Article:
Judge Judy Basically Called Me A Moron. But, I Still Won.

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I never thought I would find myself as a plaintiff on Judge Judy. I used to watch the reality court shows occasionally, but I wasn’t a big fan of them. Then, in 2007, I found myself seeking legal remedies and no one was there to help me. That is until I actually got a reply from the producers.

Are You Being Evicted?

It all started when I found myself being evicted from my apartment with a young child. I had just been laid off and her father wasn’t working, either. I was focusing on earning my real estate sales license and starting a new career in addition to adjusting to being a new mom and wife.

As I was driving one day, I saw a sign offering help with an eviction. I had no idea how they would help but decided I would give it a try. After all, we had no place to go and I was so close to getting a new job.

The man on the phone said he would come by the apartment and explain his services. The next day, a man dressed in a suit that was about two sizes too big rang the bell and I let him in. He handed me a business card that read “Charles Taylor, Attorney at Law” with the business name and contact information.

We sat down and he explained how he could help to stall the eviction by filing paperwork with the court, essentially demanding the managers of the complex provide proof that we were, in fact, behind on rent. “This tactic won’t prevent you from being evicted. But, it can stall it until you find a new place,” he said.

Though I felt a little bad for doing it, I agreed to his services. I liked the managers of the complex. They were a nice couple. But, I needed time. And, a modest sum could buy me that time. So, I agreed.

The Divorce

The process went just as planned. We moved to a new city where I started a job at a mortgage company. Within just a few weeks, though, my marriage fell apart. My soon-to-be-ex-husband left to live with another woman and found himself in a downward spiral with meth. There I was. New job in a new industry, a new city, and my daughter was only eight months old.

And, when I say he left, I mean he left completely. There was almost no contact after that, even to see his daughter. He did call once to see if I needed him to watch our daughter, but there was no way in hell I was going to let him be around her while he was doing meth. Crazy SOB.

So, I found the card for Mr. Taylor and noticed he also practiced family law. I called him and reminded him that he had handled our eviction and how pleased I was with his professionalism. I told him a little about the situation with my husband and asked if he could handle my divorce. After all, taking time off my new job to handle this stupid drama was not going to look good to my new employer.

He agreed to take on the case and it would only be a fee of $425 to file all of the paperwork on my behalf. I would still need to attend the court dates, but it would be a huge weight off my shoulders to not teach myself how to do all the paperwork.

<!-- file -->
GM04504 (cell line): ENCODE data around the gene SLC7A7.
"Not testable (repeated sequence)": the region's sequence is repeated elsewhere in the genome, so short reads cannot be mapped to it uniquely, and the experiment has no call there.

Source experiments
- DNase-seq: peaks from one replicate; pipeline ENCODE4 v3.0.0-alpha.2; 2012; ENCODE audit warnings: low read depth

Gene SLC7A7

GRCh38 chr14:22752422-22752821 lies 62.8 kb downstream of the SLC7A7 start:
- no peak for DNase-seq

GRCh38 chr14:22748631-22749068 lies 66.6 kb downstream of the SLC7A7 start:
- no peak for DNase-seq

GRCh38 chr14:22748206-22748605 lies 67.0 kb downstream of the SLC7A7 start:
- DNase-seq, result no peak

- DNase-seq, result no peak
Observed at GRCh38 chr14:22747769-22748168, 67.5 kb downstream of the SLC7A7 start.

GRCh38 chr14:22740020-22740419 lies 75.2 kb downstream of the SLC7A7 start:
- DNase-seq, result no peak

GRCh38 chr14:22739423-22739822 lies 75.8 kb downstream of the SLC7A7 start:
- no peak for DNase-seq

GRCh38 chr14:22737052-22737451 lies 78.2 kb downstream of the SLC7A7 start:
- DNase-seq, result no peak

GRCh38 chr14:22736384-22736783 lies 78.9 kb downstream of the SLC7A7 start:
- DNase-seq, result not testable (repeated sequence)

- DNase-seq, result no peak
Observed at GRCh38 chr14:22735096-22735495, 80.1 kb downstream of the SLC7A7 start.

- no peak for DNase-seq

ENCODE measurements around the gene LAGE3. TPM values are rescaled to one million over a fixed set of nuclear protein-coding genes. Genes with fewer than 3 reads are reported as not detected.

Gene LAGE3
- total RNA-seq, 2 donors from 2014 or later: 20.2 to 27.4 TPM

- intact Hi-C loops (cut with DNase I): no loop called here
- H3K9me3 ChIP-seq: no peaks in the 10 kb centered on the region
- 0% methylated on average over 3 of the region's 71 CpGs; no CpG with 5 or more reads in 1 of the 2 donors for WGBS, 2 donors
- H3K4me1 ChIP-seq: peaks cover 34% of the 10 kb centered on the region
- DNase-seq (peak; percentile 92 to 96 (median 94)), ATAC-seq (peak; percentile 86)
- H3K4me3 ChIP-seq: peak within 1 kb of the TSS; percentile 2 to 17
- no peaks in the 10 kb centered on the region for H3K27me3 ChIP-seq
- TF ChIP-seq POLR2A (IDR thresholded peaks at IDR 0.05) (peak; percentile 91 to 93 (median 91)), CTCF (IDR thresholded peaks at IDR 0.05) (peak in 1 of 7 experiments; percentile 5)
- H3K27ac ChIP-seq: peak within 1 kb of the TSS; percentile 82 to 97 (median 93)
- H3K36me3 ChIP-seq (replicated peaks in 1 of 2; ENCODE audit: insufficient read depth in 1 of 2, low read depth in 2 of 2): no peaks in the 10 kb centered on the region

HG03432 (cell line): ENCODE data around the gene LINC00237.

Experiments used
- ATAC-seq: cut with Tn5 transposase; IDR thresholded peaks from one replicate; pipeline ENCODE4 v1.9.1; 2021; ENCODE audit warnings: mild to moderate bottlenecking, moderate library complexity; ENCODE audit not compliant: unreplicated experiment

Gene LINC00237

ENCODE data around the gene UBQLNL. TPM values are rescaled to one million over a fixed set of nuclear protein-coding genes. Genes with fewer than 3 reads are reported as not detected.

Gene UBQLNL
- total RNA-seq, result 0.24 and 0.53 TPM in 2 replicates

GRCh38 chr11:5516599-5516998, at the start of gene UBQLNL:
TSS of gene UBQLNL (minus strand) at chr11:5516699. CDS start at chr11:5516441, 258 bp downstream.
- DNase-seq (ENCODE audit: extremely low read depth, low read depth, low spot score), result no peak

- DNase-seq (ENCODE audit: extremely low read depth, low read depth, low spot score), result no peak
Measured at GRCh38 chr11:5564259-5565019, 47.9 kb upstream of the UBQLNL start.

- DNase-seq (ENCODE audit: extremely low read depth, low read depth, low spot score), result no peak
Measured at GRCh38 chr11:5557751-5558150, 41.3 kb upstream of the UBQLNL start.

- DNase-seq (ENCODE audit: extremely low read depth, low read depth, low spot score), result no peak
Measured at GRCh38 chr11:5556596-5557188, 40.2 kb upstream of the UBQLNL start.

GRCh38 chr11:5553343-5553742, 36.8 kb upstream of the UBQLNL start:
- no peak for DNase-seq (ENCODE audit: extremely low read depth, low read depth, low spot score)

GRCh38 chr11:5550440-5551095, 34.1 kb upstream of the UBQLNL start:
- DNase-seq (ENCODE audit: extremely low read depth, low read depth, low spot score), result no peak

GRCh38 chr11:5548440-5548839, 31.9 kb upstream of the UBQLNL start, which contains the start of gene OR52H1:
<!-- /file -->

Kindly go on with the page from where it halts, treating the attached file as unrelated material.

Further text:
The Drama Begins

Soon after, I was able to move into a nice house in the suburbs and get my life back on track. Sales were booming (remember the real estate market before 2008? Yeah.) and life was good for my daughter and me. For the first few months, I couldn’t find her father to have Mr. Taylor serve the papers. Then, I got word he was in Chino prison, which happened to be literally visible from the corner of my street.

I informed Mr. Taylor where he was and instructed him on how to address the paperwork. After weeks went by, I had not received any paperwork and he stopped answering my calls. I was almost going to just give up, but it sat in the back of my mind, irritating me.

I began researching Mr. Taylor to see if there was a boss or someone in charge of the business so I could demand my money back. The deeper I dug into his story (which wasn’t easy with such a common name), the more I found evidence that it was all a sham. He wasn’t an attorney. In California, falsely presenting oneself as an attorney is a criminal offense.

No One Would Help Shut Him Down

I contacted the police. No help. I contacted real attorneys. No help unless I wanted to pay a whole lot of money to track him down and file a lawsuit. I contacted the State Bar. No help. I had thrown away the key piece of evidence: the business card. I was able to track down a person who had one, but they refused to let me have the original and the copy they made me wasn’t good enough.

I found online court records that showed he had been sued many times before, both personally and under the business name. I tracked down one of his victims and asked what had happened. She explained she sued him, but he never showed up, and she never got her money back plus she was out the money for the lawsuit. It really bothered me that I had been scammed and he was out there doing this to lots of other people. I wanted to stop him.

The worst part of all of this is I was fuming that I was still married. No paperwork had ever been served or even filed. Plus, I was having a bit of fun playing detective. This fueled me even more.

One day, I was at the park near my home with my daughter and a local newspaper reporter came up to ask me how I felt about the recent riot at the prison. She wanted to know if I was worried about the violence and if I felt safe. I gave her comment for that story, then asked if she would report on my story of Mr. Taylor. She gave me her card and said if I could get a judgment, she could report. Otherwise, the paper could be liable for damages if it turned out my suspicions were false.